Any company, large or small, can increase its sales and diversify its customer base by exporting its products and services worldwide. Ninety five percent (95%) of the world’s consumers live outside of the United States. If your company is selling only domestically, you are missing the opportunity to sell to vibrant markets.
Of course, there are risks and rewards related to exporting products or services. The most important concern from the seller’s perspective is getting paid and getting paid on time. Understanding the fundamentals of trade finance will help to minimize the risk of nonpayment.
It is important to understand that the seller exporting company and the buyer importing company have diametrically opposed interests. The seller wants to be paid as soon as possible, preferably when the order is placed and no later than the date of shipment. The foreign buyer wants to receive the goods as soon as possible and to delay paying as long as possible so that it can resell the goods and generate funds to pay for them.
The hierarchy of risk for the US based exporter, from most secure to least secure is:
Cash in Advance
Payment of cash in advance allows the exporter to avoid credit risk. The most common forms of payment are by credit card or wire transfer. Understandably, the foreign buyer resists this form of payment because it has concerns about the seller delivering as promised, quality issues, and cash flow issues. In the free-market, a US company that sells for cash only will likely lose business to competitors who offer terms.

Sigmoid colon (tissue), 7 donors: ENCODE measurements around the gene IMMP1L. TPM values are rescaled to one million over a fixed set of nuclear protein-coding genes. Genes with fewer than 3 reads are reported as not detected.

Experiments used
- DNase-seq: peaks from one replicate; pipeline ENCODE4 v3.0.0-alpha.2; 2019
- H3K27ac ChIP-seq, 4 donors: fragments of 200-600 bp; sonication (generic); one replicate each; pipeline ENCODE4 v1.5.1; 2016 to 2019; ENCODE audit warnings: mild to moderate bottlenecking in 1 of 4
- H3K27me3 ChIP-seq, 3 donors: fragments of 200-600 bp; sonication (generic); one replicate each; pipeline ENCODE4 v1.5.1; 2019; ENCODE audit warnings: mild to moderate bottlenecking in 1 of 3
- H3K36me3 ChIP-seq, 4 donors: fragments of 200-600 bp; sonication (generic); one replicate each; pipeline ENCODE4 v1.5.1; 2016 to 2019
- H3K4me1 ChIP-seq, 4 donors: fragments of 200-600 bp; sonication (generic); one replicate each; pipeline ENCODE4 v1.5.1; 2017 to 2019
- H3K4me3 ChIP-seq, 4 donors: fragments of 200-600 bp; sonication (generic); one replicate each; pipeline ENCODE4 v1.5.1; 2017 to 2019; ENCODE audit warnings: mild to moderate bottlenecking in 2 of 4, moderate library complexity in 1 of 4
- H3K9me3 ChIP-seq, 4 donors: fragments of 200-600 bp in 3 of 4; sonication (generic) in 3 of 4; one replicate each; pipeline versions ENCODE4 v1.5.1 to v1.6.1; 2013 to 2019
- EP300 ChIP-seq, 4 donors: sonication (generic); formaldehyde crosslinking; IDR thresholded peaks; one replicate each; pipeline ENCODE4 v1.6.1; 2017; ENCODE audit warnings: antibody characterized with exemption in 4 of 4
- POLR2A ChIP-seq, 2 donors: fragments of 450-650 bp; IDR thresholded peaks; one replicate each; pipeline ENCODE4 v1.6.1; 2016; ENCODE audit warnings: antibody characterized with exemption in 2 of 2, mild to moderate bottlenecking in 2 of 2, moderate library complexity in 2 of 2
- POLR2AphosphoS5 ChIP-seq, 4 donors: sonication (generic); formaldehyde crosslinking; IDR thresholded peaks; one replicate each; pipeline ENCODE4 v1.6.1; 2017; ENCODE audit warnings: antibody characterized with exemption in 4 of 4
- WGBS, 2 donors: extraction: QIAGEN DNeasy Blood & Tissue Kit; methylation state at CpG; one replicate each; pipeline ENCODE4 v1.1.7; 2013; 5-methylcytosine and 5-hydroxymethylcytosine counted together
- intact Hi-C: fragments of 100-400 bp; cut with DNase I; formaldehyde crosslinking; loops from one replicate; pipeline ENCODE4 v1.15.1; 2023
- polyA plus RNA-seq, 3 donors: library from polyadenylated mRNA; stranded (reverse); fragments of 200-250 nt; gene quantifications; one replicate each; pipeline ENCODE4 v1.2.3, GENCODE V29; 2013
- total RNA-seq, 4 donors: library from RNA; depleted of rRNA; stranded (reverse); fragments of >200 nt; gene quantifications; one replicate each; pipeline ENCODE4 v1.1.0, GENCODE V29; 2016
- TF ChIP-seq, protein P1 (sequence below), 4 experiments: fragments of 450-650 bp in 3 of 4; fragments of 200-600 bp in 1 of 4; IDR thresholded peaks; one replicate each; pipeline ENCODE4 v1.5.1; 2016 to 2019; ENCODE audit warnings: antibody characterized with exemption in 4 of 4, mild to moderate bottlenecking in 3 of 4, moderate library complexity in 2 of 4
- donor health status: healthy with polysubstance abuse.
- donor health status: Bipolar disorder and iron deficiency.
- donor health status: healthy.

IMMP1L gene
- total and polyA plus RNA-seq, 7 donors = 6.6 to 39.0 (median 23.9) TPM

Letters of Credit
A letter of credit (“LC”) is a commitment by a bank on behalf of the foreign buyer that payment will be made to the seller once certain terms and conditions are verified to the bank. The LC is the most secure instrument available to international traders. The seller is relying on the creditworthiness of the foreign bank as opposed to that of the buyer. The buyer is also protected because the bank has no payment obligation until it is presented with proof that the goods have been shipped or delivered as promised.
A documentary collection (“DC”) transaction is one where the selling exporter entrusts the collection of the payment to its bank, which sends documents to the buyer’s bank. Funds are received by the seller from the buyer through the exchange of documents between their banks. The banks are acting as facilitators in this situation and there is no verification that the representations in the documents are authentic. Also, there is very limited recourse for nonpayment available to the seller/exporter.
In open account transactions, the seller ships and delivers the goods to the buyer and waits for payment, which is usually made within 30 to 90 days. The open account is very attractive to the buyer because it can resell the goods to generate cash to pay for them. Obviously, this is the highest risk option for the seller and is only done because of the intense competition in export markets.
In an ideal world, the US exporter would sell for only cash in advance. In the real world, a seller’s senior management must evaluate the risks and rewards of the terms of payment and make a business decision.
Use cash in advance when:
- The foreign buyer is a new customer or has a short operating history,
- The foreign buyer has an unsatisfactory or unverifiable credit history,
- The foreign buyer’s home country has high political or commercial risks – as in emerging markets, or
- The seller’s product is very unique and in high demand.
Use letters of credit when: